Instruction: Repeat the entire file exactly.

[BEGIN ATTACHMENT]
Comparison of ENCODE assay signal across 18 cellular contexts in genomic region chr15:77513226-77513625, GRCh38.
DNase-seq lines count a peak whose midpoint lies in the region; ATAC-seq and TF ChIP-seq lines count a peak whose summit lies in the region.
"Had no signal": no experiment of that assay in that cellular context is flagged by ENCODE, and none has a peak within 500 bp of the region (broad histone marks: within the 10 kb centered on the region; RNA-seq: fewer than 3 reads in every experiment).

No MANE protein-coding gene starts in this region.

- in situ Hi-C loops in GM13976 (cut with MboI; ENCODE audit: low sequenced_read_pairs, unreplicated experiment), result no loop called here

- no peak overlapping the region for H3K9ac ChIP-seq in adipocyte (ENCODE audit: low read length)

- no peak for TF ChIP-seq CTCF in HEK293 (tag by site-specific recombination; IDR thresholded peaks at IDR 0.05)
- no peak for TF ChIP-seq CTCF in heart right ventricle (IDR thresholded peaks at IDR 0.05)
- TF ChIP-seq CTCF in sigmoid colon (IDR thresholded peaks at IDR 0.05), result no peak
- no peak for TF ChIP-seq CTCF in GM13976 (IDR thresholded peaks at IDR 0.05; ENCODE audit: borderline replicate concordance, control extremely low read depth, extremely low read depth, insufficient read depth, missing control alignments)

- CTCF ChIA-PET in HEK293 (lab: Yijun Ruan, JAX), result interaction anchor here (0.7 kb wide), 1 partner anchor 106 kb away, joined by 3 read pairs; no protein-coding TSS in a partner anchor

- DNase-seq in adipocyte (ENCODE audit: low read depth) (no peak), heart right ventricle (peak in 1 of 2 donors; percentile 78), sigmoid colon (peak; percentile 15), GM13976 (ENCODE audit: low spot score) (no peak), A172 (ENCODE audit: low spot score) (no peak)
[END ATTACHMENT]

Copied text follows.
Comparison of ENCODE assay signal across 18 cellular contexts in genomic region chr15:77513226-77513625, GRCh38.
DNase-seq lines count a peak whose midpoint lies in the region; ATAC-seq and TF ChIP-seq lines count a peak whose summit lies in the region.
"Had no signal": no experiment of that assay in that cellular context is flagged by ENCODE, and none has a peak within 500 bp of the region (broad histone marks: within the 10 kb centered on the region; RNA-seq: fewer than 3 reads in every experiment).

No MANE protein-coding gene starts in this region.

- in situ Hi-C loops in GM13976 (cut with MboI; ENCODE audit: low sequenced_read_pairs, unreplicated experiment), result no loop called here

- no peak overlapping the region for H3K9ac ChIP-seq in adipocyte (ENCODE audit: low read length)

- no peak for TF ChIP-seq CTCF in HEK293 (tag by site-specific recombination; IDR thresholded peaks at IDR 0.05)
- no peak for TF ChIP-seq CTCF in heart right ventricle (IDR thresholded peaks at IDR 0.05)
- TF ChIP-seq CTCF in sigmoid colon (IDR thresholded peaks at IDR 0.05), result no peak
- no peak for TF ChIP-seq CTCF in GM13976 (IDR thresholded peaks at IDR 0.05; ENCODE audit: borderline replicate concordance, control extremely low read depth, extremely low read depth, insufficient read depth, missing control alignments)

- CTCF ChIA-PET in HEK293 (lab: Yijun Ruan, JAX), result interaction anchor here (0.7 kb wide), 1 partner anchor 106 kb away, joined by 3 read pairs; no protein-coding TSS in a partner anchor

- DNase-seq in adipocyte (ENCODE audit: low read depth) (no peak), heart right ventricle (peak in 1 of 2 donors; percentile 78), sigmoid colon (peak; percentile 15), GM13976 (ENCODE audit: low spot score) (no peak), A172 (ENCODE audit: low spot score) (no peak)